woods. Three hundred and more years ago Patching Copse was the scene of a treasonable meeting between William Shelley, an ancestor of the poet, one branch of whose family long held Michelgrove (where Henry VIII. was entertained by our plotter's grandfather), and Charles Paget: sturdy Roman Catholics both, who thus sought each other out, on the night of September 16, 1583, to confer as to the possibility of invading England, deposing Elizabeth, and setting Mary Queen of Scots upon the throne. Nothing came of the plot save the imprisonment of Shelley (who was condemned to death but escaped the sentence) and the flight of Paget, to hatch further treason abroad.
The last Shelley to hold Michelgrove, now no more, was Sir John, who, after it had been in the family for three hundred and fifty years, sold it in 1800. This was the Sir John Shelley who composed the following epitaph in Clapham church (one of Sir Gilbert Scott's restorations) to commemorate the very remarkable virtues of his lady—untimely snatched from his side:—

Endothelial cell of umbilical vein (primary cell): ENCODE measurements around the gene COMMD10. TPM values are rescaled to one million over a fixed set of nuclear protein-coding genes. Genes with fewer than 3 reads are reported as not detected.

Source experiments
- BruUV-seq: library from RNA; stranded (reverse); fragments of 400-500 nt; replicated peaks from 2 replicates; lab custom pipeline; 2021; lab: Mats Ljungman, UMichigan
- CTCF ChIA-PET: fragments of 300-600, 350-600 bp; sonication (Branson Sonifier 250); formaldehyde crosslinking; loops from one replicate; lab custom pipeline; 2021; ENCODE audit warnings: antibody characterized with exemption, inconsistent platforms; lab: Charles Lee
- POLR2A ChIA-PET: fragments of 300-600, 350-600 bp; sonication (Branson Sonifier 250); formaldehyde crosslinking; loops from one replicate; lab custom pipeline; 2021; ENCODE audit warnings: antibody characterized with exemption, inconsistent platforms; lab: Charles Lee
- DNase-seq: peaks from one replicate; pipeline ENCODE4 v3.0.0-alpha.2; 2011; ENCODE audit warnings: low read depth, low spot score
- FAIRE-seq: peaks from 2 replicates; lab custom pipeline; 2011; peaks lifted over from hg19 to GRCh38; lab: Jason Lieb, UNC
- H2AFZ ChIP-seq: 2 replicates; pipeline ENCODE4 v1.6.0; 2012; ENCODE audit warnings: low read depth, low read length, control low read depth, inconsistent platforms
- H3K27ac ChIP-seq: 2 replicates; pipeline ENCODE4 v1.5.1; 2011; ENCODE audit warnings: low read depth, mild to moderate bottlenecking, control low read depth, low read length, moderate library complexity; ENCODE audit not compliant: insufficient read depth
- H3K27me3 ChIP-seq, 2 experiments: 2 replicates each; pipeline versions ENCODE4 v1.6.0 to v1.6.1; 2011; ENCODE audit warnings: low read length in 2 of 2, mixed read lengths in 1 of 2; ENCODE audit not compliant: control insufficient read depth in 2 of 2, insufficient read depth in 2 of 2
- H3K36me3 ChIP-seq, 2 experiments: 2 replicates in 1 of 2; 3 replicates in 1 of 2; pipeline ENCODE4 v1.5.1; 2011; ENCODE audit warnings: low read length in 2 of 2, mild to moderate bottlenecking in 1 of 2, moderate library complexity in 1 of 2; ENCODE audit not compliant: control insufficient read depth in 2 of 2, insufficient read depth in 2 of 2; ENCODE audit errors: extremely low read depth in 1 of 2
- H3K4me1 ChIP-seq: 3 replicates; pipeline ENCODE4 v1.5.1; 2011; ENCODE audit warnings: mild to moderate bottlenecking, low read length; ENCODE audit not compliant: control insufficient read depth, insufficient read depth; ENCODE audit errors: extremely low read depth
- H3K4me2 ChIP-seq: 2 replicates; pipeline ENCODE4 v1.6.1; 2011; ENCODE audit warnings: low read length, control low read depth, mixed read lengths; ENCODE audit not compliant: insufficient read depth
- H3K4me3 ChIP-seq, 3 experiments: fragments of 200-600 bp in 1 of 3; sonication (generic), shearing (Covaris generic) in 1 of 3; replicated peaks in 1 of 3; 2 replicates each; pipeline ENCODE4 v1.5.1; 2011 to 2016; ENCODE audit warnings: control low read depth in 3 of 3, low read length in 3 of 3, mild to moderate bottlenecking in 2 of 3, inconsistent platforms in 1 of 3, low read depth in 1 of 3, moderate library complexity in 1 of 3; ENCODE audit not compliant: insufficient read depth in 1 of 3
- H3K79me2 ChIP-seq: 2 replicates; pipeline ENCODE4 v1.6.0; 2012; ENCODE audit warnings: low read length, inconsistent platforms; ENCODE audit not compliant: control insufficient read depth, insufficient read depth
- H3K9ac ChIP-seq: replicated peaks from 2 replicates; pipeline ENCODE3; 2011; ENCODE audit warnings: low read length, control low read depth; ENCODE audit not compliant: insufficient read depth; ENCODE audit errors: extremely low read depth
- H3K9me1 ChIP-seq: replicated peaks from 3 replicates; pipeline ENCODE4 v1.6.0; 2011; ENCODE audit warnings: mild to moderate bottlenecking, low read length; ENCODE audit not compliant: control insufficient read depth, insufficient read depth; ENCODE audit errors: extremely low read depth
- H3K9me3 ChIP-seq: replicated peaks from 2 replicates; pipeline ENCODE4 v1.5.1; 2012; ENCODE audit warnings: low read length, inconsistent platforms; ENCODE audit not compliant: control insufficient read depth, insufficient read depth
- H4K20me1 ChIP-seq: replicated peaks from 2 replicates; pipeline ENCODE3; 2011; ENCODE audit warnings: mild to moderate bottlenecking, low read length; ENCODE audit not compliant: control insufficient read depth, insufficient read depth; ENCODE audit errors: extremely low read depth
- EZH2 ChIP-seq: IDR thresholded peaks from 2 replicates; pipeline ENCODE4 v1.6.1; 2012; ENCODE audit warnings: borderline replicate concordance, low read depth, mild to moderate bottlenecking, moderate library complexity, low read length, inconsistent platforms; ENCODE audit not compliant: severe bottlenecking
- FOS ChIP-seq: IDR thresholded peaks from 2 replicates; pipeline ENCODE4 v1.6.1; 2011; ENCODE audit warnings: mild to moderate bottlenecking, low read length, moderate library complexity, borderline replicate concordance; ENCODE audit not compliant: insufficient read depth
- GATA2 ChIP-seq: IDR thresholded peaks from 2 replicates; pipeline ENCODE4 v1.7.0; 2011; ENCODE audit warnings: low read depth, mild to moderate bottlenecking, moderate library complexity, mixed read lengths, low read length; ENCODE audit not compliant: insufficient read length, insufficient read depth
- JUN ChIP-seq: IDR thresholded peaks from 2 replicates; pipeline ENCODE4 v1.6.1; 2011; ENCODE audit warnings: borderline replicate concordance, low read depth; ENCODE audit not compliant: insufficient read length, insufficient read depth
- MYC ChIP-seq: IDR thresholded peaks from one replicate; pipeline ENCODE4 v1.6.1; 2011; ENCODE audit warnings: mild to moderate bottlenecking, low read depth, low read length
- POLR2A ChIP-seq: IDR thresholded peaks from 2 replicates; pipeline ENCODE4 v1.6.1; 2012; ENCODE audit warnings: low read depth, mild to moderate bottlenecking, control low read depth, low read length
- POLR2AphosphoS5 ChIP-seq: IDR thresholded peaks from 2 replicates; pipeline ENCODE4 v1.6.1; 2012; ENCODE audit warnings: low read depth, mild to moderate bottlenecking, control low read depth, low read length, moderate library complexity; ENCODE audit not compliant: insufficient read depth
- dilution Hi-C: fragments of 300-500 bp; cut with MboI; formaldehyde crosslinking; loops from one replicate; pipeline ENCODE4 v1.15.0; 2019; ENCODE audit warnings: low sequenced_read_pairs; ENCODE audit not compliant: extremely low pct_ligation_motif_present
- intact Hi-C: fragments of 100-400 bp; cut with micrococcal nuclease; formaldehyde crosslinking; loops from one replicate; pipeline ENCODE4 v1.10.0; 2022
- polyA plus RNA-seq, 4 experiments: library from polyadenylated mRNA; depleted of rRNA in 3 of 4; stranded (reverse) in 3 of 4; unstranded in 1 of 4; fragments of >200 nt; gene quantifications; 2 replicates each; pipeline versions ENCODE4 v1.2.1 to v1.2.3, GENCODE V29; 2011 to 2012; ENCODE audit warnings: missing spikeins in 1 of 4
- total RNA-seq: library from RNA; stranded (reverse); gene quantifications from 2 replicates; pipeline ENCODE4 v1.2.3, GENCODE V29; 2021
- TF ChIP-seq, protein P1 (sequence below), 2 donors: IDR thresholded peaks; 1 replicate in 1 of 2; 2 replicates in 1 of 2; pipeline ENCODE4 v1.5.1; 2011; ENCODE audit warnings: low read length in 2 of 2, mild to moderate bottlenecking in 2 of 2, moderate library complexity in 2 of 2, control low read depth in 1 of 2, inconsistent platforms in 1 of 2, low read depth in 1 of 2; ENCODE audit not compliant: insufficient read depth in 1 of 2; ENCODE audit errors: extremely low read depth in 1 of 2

Here Lyeth the Body of Wilhelmina Shelley
who departed this Life the 21st of March 1772
Aged Twenty three years.
She was a pattern for the World to follow:
Such a being both in form and mind perhaps never existed before.
A most dutiful, affectionate, and Virtuous Wife,
A most tender and Anxious parent,
A most sincere and constant Friend,
A most amiable and elegant companion;
Universally Benevolent, generous, and humane;
The Pride of her own Sex,
The admiration of ours.
She lived universally belov'd, and admir'd
She died as generally rever'd, and regretted,
A loss felt by all who had the happiness of knowing Her,
By none to be compar'd to that of her disconsolate, affectionate, Loving,
& in this World everlastingly Miserable Husband,
Sir JOHN SHELLEY,
Who has caused this inscription to be Engrav'd.